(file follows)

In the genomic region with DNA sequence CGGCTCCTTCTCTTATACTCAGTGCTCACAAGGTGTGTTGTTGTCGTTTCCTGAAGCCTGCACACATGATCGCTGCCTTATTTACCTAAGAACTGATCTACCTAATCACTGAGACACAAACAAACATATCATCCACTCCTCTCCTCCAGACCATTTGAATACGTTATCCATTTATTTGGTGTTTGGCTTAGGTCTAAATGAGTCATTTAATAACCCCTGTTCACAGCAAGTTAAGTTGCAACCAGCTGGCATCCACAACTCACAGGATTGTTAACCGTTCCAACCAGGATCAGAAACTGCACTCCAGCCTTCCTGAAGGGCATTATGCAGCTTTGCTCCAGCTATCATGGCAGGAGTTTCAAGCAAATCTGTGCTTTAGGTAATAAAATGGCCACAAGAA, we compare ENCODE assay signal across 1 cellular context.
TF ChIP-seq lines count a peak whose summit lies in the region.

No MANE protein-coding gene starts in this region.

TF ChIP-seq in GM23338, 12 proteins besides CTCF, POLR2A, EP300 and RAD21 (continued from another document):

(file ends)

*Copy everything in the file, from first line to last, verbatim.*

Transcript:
In the genomic region with DNA sequence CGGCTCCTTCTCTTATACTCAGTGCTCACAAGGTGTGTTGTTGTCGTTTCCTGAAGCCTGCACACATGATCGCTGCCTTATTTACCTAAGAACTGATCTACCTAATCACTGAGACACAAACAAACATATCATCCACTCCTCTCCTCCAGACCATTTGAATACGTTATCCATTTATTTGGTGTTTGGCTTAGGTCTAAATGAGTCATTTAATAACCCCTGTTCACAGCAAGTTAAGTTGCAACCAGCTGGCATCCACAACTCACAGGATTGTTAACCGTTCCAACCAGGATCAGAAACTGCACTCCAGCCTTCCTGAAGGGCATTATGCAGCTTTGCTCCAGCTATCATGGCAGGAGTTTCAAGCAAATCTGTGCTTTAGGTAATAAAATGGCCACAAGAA, we compare ENCODE assay signal across 1 cellular context.
TF ChIP-seq lines count a peak whose summit lies in the region.

No MANE protein-coding gene starts in this region.

TF ChIP-seq in GM23338, 12 proteins besides CTCF, POLR2A, EP300 and RAD21 (continued from another document):